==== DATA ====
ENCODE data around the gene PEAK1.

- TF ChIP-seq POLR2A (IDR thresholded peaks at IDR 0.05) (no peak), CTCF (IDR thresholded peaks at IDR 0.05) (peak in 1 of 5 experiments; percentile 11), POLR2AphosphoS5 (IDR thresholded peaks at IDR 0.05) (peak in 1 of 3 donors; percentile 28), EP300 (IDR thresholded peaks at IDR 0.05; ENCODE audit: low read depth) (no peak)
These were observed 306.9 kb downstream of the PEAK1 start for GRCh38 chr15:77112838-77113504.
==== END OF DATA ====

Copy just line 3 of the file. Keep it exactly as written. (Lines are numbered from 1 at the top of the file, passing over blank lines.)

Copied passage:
These were observed 306.9 kb downstream of the PEAK1 start for GRCh38 chr15:77112838-77113504.